Thursday, February 21, 2008

Wallflower no more

I have a colleague at work who also has a nearly-three year old son. The kids met at a summer get-to-know-each-other departmental party for what I called "the underclass" (i.e. the untenured, the folks still on one-year-contracts, etc.) at our house, where we discovered that our kids were both, miraculously, followers of sorts. Each stayed in his respective dad's arms, eying the other with a mixture of curiosity and concern, waiting to see what the other would do. This lasted until a 4-year-old boy showed up and took charge, turning the two 2-year-olds into versions of tie-fighters flying in formation around him.

The other day during my evening class' break, I found this colleague in his office with no students. We exchanged pleasantries and at some point I asked him about N, his son. "Oh man," he said, "I have no idea what to do. I have to get him ready every morning and he just throws this ridiculous fit. It happens every morning. And I don't know what to do."


And at this point I turned into Dear Abby, offering advice on how to traumatize your child into submission so you can get his pants on. I have to say that it still works: the other day he was resistant and I calmly said, "Would you like me to bring you outside with no clothes on?" He looked at me and said, "No, I put on my pants now."

Here's the sadistic part: I can't wait to hear how N will take to the smackdown. Bwahaha: tormented fathers of the world, unite!


I haven't written much lately for a few reasons. Primarily, it's because I fell behind in my writing and other work due to some illnesses (both mine and Xan's) that set things back a bit. (Indeed, my last posting notes the beginning of this spiral.) But the revisions are close to being done indeed, and the Oscars are actually happening no matter what (hooray!) so I just have to KEEP ON GOING. Come mid-March, I may actually be caught up with all the writing, which would be novel.

One of the interesting by-products of the creeping crud that invaded our house a couple weeks ago was that Xan suddenly turned into Mr. Obstinate. He would yell all day at us, "No! You to do that. No, no, don't say that!" Very insisting, very forceful, refusing to be nice for any reason whatsoever. (Apparently, something invaded many little boys around this time, since I wasn't alone in wondering what the heck happened to my sweet little child.) Within a week, he returned to a version of his normal self, but one day I lingered at his school and watched an interaction with his classmates. He sat down at a table doing some crafty thing and got up to move a chair for some unknown reason. As he was doing this, the girl next to him grabbed all of his craft material to put on her tray. Xan returned, discovered his stuff was gone and started to throw a minor fit. "Give me my stuff back!" he started yelling at the girl.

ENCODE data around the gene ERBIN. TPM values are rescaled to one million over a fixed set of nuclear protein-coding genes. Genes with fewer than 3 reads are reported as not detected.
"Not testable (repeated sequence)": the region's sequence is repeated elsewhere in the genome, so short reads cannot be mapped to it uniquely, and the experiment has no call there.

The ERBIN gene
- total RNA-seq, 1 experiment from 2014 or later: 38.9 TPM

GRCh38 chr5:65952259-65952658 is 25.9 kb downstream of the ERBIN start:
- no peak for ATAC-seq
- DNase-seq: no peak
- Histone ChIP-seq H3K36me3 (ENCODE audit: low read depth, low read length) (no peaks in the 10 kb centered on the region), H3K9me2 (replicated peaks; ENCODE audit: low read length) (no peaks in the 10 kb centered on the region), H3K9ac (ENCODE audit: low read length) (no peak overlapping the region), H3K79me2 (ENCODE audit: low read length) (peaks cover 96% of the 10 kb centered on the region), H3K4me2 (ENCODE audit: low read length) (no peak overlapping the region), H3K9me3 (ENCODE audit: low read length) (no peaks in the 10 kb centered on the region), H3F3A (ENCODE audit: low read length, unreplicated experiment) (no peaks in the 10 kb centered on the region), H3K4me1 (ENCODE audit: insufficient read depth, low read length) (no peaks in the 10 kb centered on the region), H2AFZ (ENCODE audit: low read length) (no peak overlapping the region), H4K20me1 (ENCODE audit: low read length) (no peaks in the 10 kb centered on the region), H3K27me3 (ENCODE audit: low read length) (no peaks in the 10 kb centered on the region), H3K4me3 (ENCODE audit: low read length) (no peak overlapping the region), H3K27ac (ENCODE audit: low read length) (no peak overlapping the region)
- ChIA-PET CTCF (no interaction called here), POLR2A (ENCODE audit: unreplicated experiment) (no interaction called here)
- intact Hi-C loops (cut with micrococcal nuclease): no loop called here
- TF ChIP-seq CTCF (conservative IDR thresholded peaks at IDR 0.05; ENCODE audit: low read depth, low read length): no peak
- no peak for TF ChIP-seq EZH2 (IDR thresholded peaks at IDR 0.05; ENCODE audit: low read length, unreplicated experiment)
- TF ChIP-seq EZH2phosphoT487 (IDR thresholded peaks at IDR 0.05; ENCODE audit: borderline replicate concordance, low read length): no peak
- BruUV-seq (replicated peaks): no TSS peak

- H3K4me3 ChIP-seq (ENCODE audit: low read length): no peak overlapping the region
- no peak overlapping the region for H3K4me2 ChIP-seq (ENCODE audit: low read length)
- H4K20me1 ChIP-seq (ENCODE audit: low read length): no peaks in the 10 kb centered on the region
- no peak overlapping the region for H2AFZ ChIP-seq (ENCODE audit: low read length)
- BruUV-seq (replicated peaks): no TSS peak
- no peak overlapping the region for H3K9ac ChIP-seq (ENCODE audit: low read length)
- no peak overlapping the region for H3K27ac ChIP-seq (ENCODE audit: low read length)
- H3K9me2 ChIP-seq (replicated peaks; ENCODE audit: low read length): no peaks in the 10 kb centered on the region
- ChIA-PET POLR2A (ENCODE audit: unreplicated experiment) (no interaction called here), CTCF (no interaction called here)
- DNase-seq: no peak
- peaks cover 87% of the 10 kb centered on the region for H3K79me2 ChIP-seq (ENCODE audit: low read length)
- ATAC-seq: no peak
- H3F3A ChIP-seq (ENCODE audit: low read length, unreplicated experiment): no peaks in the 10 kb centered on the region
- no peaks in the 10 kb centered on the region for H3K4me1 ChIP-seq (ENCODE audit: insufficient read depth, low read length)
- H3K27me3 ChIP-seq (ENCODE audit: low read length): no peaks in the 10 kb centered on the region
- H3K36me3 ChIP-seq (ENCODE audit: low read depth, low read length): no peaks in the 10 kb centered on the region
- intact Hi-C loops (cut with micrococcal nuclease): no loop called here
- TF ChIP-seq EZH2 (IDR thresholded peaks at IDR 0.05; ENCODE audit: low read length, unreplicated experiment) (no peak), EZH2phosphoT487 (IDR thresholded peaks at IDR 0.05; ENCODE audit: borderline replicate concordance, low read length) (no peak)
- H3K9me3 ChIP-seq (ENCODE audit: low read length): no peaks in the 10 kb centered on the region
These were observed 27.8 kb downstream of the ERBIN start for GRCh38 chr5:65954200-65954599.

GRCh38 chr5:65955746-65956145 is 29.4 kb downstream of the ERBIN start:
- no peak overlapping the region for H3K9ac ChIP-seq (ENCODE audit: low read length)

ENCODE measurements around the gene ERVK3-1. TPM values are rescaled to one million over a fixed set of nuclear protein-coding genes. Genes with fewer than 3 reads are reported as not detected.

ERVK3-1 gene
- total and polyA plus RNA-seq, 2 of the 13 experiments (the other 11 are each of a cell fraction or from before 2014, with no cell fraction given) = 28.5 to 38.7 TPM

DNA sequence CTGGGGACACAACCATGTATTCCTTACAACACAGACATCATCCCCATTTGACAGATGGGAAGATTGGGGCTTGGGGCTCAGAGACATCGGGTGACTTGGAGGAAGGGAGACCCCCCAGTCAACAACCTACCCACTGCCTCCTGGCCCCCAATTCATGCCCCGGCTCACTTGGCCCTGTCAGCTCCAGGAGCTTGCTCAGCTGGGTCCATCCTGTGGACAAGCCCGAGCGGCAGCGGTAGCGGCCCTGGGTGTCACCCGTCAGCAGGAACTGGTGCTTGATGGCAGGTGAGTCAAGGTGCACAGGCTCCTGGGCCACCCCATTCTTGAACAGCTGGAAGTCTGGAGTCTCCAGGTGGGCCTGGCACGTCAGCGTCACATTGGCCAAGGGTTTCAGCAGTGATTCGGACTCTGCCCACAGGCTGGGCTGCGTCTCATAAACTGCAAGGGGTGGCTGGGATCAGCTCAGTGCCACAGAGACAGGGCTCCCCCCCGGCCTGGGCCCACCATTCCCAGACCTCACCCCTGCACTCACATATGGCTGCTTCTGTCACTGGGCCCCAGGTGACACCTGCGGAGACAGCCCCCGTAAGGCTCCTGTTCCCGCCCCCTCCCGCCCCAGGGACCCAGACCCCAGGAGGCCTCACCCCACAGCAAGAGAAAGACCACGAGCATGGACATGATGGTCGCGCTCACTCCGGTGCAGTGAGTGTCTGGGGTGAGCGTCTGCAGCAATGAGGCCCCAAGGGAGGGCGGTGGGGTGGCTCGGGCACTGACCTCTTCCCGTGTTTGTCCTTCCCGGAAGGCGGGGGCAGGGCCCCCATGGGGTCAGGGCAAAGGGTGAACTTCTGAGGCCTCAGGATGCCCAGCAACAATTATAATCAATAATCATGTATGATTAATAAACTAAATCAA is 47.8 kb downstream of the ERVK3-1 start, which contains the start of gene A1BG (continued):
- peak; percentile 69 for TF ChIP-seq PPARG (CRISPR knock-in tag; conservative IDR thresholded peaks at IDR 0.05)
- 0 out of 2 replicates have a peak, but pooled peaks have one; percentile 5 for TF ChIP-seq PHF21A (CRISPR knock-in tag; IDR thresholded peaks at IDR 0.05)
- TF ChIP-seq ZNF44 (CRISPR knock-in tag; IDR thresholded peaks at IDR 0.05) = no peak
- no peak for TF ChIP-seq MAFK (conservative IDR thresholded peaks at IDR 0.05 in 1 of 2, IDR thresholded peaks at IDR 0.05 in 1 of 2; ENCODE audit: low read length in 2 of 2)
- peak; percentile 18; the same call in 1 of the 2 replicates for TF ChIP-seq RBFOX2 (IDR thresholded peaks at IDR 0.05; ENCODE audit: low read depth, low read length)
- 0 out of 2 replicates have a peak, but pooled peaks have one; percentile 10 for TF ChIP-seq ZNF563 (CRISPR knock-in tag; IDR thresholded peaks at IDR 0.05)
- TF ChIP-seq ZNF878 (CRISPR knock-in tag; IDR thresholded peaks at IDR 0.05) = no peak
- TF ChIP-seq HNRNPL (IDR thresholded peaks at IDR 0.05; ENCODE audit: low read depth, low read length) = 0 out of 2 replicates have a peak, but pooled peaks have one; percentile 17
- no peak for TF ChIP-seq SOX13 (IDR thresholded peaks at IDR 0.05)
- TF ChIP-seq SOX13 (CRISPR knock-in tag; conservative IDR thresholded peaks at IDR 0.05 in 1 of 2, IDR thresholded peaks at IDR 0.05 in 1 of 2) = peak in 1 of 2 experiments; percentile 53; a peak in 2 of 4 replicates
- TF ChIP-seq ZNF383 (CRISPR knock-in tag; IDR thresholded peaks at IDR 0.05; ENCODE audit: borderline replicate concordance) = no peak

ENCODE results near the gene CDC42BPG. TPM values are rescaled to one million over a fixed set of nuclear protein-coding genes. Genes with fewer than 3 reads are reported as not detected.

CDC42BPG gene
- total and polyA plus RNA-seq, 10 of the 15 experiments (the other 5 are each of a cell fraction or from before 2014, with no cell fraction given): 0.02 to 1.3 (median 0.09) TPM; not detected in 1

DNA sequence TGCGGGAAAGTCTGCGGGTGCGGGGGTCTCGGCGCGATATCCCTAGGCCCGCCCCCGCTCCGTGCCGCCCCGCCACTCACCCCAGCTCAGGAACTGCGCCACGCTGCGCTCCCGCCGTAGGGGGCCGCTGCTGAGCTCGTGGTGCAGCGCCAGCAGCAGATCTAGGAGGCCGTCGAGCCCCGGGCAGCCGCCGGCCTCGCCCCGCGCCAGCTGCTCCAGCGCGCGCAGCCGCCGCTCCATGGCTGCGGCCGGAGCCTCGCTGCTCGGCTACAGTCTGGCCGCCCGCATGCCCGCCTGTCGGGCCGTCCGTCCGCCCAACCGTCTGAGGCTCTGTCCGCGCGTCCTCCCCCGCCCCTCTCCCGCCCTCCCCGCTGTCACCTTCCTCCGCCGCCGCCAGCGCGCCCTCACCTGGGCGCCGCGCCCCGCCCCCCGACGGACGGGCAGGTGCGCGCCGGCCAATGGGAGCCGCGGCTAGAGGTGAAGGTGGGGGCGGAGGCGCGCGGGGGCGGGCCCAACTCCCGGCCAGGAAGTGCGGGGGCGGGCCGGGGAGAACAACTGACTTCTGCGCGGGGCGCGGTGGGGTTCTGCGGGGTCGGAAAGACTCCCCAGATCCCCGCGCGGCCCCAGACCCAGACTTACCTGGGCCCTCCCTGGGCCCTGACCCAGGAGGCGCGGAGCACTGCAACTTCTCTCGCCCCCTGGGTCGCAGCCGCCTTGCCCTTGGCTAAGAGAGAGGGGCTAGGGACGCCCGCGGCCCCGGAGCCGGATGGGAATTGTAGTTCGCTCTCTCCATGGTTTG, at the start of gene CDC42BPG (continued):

I was talking to one of the teachers and my first response was to stop him, but before I even said anything, the teacher turned to me and said, "Let's see how this plays out." The girl ran off with his stuff and he chased her, managing to get some of it back but not all. The teacher -- who saw more than I did -- eventually stopped the two of them and actually berated the girl: "Did you take his stuff when he wasn't looking?" "Yes," she said. "Well, you need to give it back. You don't like it when someone does that to you, do you?" She did, Xan was happy and all was well." The teacher turned back to me. "I think that went well," she said."

"I'm impressed," I said. "I was just going to say that he's been pretty willful this last week and was concerned that he was transferring back to school."

The teacher looked at me. "Well, you know, it's been a goal of ours to actually get him to stick up for himself."

And at that point she fleshes out the details that she mentioned in our parent-teacher conference but that I had forgotten: indeed, when he first arrived at school (at only 2 1/2, the very youngest there), he had been a doormat. A kid would take his toy and, in his relatively good-natured way, he would shrug and find something else to play with. The teachers had apparently been concerned that he wasn't asserting himself enough. Lo and behold, this may have been part of the reason he got snippy with us: testing the waters to see whether he could also rule over us.

Today, however, more news, and this actually worries me slightly: when she picked him up today, Angela got word from the teacher that Xan is now teasing the other kids.

As someone who has all sorts of traumatic memories of elementary school, I almost couldn't fathom that this was happening. Apparently, it makes sense: the other kids did it to him and now he's trying on that particular hat for himself. Tomorrow, when I bring him in (provided we don't have a snow day), I'm planning on asking if there's anything we can do at home.


KC said...

Good for Xan, sticking up for himself against evil.

Willfulness, though, I think is part of the age. Or at least I hope Jolie is not always such a turd.

Cold Spaghetti said...

Hang in there. I didn't quite believe it when other parents told me that the terrible twos were sort of a joke... that really, it was the terrible 3s and 4s. But goodness, those words rang true.

For all that extra time you have to read (right) "Raising Your Spirited Child" was a help to us. Lots of ideas for the how-to-put-pants-on negotiations, etc.